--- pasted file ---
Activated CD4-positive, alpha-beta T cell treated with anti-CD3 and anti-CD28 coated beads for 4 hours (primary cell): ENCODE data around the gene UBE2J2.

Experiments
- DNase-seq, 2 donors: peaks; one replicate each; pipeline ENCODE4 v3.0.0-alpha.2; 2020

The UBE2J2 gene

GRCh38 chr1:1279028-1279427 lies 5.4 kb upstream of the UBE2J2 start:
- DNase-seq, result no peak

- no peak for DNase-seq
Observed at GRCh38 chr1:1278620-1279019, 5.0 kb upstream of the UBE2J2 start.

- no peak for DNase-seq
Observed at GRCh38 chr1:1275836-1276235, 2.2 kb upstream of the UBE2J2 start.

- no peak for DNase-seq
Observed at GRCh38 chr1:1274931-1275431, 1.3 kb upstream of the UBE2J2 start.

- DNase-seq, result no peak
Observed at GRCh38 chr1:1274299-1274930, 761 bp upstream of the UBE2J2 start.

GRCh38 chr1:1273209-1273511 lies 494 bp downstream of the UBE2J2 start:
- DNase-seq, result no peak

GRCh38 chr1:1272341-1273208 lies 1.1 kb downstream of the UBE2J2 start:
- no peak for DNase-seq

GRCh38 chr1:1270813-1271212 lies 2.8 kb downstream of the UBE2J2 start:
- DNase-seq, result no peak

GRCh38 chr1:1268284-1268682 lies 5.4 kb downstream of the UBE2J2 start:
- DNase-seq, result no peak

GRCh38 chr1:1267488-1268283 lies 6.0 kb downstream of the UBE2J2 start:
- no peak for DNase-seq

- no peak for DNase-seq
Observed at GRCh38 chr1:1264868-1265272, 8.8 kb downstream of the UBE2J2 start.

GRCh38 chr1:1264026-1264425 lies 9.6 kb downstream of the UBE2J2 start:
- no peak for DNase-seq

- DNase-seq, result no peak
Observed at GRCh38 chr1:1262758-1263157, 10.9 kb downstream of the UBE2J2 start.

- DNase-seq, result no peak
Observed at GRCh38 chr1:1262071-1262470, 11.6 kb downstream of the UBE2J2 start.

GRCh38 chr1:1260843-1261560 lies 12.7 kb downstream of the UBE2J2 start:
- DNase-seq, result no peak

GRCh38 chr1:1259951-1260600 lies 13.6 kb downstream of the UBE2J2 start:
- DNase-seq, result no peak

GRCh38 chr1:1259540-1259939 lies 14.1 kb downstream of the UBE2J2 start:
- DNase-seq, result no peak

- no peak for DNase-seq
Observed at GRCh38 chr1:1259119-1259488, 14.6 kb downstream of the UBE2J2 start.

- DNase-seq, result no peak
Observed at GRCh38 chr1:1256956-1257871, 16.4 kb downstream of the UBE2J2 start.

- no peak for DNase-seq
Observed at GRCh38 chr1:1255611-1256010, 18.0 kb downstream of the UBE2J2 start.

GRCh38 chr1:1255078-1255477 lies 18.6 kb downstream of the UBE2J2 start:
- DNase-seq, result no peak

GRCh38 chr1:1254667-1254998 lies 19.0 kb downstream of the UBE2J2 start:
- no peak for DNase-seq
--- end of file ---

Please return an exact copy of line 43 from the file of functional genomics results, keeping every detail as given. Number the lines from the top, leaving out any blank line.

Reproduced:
- no peak for DNase-seq